However, is it fair to argue (as Holman does, liner notes p.7) that 'the collection was primarily intended for violins'...? Evidence to support this hypothesis comes primarily from Praetorius's preface, which indicates that the dances were composed by French dancers known chiefly as good violinists or lutenists (in particular Pierre Francisque Caroubel, who contributed many of the dances and had recently spent some time at the Wolfenbuttel court, where Terpsichore was published). Yet Praetorius's preface also refers to 'bowed and wind instruments' when describing 'loud and soft' repetitions within a dance, and also explicitly notes the suitability of adapting the dances for domestic ensemble ('...oder fur furstliche Tafeln / oder nur "in convivius" enzig zum Vergnugen...'). Given that Praetorius was in fact German (i.e. not French!) and that Terpsichore was published in Germany rather than for a French market in France, it is impossible to isolate his comments on this topic from similar collections published in Germany. For example, although William Brade's collections of near identical music (Pavans, Galliards, etc., published in Hamburg, 1614 and 1617) indicate that these dances are especially suitable for violins, he also states that they can be 'pleasingly executed on all kinds of instruments' ('Auff allerley musicalischen Instrumenten, Insonderheit auff Fiolen zugebrauchen'), and a similar indication appears in other German sources too (e.g. Erasmus Widmann's 'Gantz Neue Cantzon, Intraden, Balletten und Courranten', Nuremberg, 1618).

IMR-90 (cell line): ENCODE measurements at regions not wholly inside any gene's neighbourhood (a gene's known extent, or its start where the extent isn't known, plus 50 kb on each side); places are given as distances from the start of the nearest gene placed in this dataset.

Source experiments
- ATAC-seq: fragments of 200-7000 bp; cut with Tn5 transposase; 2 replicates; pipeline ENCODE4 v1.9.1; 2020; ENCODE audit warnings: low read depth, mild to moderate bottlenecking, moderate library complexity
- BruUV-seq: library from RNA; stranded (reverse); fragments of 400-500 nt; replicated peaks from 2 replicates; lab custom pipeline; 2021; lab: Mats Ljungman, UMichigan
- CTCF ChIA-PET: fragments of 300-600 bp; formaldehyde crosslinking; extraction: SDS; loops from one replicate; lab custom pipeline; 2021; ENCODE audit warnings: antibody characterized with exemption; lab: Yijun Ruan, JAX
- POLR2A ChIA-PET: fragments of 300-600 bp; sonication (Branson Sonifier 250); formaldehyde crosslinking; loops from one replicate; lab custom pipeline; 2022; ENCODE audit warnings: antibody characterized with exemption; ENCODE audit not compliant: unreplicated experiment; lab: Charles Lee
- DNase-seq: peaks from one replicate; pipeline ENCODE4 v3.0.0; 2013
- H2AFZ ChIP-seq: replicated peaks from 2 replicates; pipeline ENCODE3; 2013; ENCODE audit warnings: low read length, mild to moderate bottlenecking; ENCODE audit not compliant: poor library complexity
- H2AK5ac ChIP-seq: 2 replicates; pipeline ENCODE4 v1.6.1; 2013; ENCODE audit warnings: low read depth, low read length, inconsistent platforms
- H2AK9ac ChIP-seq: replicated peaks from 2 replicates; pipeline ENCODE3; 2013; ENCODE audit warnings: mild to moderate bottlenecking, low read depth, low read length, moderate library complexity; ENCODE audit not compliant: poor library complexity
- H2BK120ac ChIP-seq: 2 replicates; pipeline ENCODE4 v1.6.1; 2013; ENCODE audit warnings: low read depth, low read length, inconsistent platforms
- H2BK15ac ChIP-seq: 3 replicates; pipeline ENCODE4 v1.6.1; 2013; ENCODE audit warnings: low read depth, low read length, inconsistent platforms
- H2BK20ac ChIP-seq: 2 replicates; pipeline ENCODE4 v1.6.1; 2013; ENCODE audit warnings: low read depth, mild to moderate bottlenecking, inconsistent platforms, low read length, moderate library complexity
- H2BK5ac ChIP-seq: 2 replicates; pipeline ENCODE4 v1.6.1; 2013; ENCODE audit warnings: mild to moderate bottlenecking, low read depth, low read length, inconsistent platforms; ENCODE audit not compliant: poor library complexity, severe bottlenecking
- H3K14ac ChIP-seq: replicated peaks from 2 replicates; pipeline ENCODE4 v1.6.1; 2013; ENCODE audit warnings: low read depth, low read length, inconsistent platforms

In addition, it seems dangerous to argue that the 'Passameze pour les cornetz' [CCLXXXVIII a 6, F.C.] - the only dance in Terpsichore with a specified instrumentation - represents the exception rather than the rule, i.e. only one dance out of 312 not intended for violin band/consort. Both contemporary accounts and other French music collections of the period confirm that the repertory of the French violinists was not always as separate as Holman implies (liner notes p.7). The 'Recueil de plusieurs airs par Andre Danican Philidor' [B.N. de France, Res. F. 494] - again of music near identical to Terpsichore in style/form - includes numerous contemporaneous pieces which are given the addendum 'joue par les Grands hautbois' or 'fait pour les Cornetz [1601]' alongside (for example) a suite of music for a 'Concert donne a Louis 13 en 1627 par les vin[g]t quatres viollons et les 12 Grand Hautbois.' Let us not forget that the 'Passameze pour les cornetz' in Terpsichore was in fact written by one of the French violinists (Caroubel)!

In short, this CD presents one very plausible way in which these dances from Terpsichore were played, and the performances can definitely be recommended - just so long as the justification behind excluding any other instruments is accepted with a degree of caution! ---Maddy Evil, amazon.com

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Last Updated (Tuesday, 18 March 2014 17:31)